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    Quote Originally Posted by LeSwordfish View Post
    Oh, you've got a leaked copy? Link?
    I read GW's advertising. Same as everyone else.
    If what we're seeing, is the foot they're choosing to put forwards, that tells me what I need to know.

    Same as every Warhammer Community post ever.
    What they're advertising is what they've got. If they had something better, they'd advertise that, instead.

    Kind of like how I thought Apocalypse Detachments would be like those in Vigilus?
    ...You know what? If that was a thing, they would've shown it. They didn't.

    Apocalypse Detachments are simply really big units consisting of multiple model types.
    Last edited by Cheesegear; 2019-06-18 at 03:47 PM.
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    Default Re: Warhammer 40K Tabletop Thread XXXVII: Highlighting the Contrasts

    Quote Originally Posted by Cheesegear View Post
    I'm skipping Apocalypse this time 'round 'cause it doesn't look like 'Slam 10K worth of models on the table and spend the next 10 hours gaming.'

    It looks like 'Get 3 friends, all of you bring 2000 Points, and we've streamlined the rules to speed multi-player games along."
    ...Sure. There's a market for having 2K*4 games go for three hours. But it ain't me.

    I'm pretty sure the response to '10K games are grossly unbalanced towards old people with money' by GW was 'No problem, we've gutted the rules. 12 year-olds can play it with the trash they already have. Hope you like tokens.'
    Again, not saying that there's not a market for that. But...No. That's not Apocalypse. That's streamlining multi-player games.
    We’re clearly reading different preview articles, as all I’m seeing is a system that looks superior to base 40k, fixing many of the issues around alpha strike and games lasting two or three turns by including alternating activations and important tactical considerations in target prioritisation due to not knowing how dead a thing is until the end of a turn.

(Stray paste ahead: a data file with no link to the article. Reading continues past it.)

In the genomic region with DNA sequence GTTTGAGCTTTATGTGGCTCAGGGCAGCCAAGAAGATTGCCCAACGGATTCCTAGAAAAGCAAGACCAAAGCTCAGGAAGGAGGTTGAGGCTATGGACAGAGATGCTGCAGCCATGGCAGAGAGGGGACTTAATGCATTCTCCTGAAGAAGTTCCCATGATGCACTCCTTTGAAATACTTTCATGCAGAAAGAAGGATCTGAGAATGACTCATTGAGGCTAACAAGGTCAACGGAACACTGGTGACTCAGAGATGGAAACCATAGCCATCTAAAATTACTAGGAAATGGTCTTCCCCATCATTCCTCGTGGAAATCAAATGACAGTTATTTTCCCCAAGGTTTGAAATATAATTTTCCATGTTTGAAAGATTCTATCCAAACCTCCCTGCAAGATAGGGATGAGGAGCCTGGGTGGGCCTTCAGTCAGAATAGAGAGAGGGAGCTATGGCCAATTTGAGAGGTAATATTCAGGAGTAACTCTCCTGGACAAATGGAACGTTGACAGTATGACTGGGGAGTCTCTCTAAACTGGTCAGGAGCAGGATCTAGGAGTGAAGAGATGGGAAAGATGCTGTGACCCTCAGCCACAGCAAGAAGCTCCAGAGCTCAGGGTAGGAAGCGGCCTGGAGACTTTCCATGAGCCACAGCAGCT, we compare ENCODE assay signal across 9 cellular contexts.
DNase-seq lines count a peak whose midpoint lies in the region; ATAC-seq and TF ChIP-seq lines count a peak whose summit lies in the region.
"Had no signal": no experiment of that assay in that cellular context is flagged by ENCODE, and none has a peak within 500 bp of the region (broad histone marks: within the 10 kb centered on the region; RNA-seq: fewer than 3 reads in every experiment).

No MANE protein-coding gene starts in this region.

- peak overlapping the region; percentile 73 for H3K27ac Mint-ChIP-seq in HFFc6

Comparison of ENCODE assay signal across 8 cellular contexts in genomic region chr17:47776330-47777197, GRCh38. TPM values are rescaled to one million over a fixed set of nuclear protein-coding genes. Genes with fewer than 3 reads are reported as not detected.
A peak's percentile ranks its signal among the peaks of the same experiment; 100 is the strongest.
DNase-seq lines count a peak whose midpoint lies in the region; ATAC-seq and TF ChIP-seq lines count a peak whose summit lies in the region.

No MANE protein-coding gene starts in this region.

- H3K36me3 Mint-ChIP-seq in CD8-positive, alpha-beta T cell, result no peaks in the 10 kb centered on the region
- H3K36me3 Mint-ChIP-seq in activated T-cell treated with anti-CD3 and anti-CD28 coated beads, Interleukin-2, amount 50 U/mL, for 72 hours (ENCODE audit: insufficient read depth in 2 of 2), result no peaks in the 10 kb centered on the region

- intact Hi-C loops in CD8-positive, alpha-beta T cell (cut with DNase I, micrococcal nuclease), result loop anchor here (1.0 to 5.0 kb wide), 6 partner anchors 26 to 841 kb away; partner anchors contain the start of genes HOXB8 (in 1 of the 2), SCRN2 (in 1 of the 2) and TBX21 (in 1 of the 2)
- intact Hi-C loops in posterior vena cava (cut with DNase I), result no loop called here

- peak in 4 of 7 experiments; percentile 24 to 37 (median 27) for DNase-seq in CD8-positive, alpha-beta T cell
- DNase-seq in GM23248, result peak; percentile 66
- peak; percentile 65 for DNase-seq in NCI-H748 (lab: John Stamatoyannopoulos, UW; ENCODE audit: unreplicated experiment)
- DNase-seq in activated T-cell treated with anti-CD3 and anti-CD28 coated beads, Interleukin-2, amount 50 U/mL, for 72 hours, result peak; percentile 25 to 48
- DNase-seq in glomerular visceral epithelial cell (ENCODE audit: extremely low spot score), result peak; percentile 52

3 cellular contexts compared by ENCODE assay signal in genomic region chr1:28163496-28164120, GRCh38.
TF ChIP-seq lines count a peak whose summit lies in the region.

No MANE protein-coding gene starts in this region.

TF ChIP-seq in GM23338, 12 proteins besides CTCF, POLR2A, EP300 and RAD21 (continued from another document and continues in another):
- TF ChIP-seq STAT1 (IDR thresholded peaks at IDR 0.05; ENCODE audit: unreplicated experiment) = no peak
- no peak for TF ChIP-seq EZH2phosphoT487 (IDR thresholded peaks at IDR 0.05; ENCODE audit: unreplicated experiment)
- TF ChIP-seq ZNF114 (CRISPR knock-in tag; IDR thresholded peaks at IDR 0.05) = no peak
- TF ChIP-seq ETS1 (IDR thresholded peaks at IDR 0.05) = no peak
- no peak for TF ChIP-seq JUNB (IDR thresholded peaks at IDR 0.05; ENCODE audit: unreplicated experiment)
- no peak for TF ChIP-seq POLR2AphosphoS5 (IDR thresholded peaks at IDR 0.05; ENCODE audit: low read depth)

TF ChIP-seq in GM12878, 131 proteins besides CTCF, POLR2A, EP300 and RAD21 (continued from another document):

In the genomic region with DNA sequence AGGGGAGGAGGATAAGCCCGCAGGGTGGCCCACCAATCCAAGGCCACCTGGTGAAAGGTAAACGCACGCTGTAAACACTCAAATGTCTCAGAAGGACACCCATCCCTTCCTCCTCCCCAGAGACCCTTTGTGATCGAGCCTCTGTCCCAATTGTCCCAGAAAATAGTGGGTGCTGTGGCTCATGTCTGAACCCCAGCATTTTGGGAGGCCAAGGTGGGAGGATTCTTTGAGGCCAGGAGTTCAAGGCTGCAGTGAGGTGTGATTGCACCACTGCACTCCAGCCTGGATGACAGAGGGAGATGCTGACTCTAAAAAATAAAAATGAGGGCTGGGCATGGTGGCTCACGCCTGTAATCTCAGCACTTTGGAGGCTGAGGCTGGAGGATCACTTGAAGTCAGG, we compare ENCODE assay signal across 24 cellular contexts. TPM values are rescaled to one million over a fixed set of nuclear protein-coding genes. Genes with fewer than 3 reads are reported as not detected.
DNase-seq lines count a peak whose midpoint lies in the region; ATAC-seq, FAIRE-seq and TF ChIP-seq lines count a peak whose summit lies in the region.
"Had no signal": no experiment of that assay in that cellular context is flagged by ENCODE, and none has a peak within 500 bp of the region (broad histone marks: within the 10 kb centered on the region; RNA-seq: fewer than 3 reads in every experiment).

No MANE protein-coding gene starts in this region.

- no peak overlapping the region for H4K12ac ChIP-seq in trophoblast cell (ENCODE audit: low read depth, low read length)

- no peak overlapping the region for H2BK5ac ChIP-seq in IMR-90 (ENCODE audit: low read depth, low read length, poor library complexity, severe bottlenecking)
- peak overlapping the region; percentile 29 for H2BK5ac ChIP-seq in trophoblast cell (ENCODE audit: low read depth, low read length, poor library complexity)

In particular, I’m really not sure how you’re getting ‘gutted the rules’ from a system which has a whole new set of dice never used in a GW game before (allowing greater tweaking of stat blocks) and a more complex set of rules for how weapons affect different targets (having different effects on infantry and tanks is again a greater degree of tweaking than possible in normal 40k)

    I mean, sure, it’s not the weekend long Apocalypse games of old, so that’s reasonable comment, but who ever played games like that more than a handful of times? This can allow similar scale in a sane time commitment. And it really looks to be breaking new ground in terms of what they’re doing with the rules, and also has unit stats freely available online.

    Frankly, assuming the system is as good as it sounds, this is what 40k should be. I wouldn’t be surprised if this originated in their original plans for 8th edition where they were writing a whole new game. And if it is successful, this is surely where the next edition will be heading: between this, Kill Team and Necromunda, GW are clearly experimenting with alternating activations and more elegant combat mechanics. Bring it on I say!
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    Default Re: Warhammer 40K Tabletop Thread XXXVII: Highlighting the Contrasts

    Quote Originally Posted by Avaris View Post
    Frankly, assuming the system is as good as it sounds, this is what 40k should be. I wouldn’t be surprised if this originated in their original plans for 8th edition where they were writing a whole new game. And if it is successful, this is surely where the next edition will be heading: between this, Kill Team and Necromunda, GW are clearly experimenting with alternating activations and more elegant combat mechanics. Bring it on I say!
    It's a bit sad that this will never happen. They would never completely flip the core rules like that in this day and age (partially because no guts, partially because duh), and if they ever implemented "40k scale Apocalypse" as an alternate ruleset, no one would ever use it.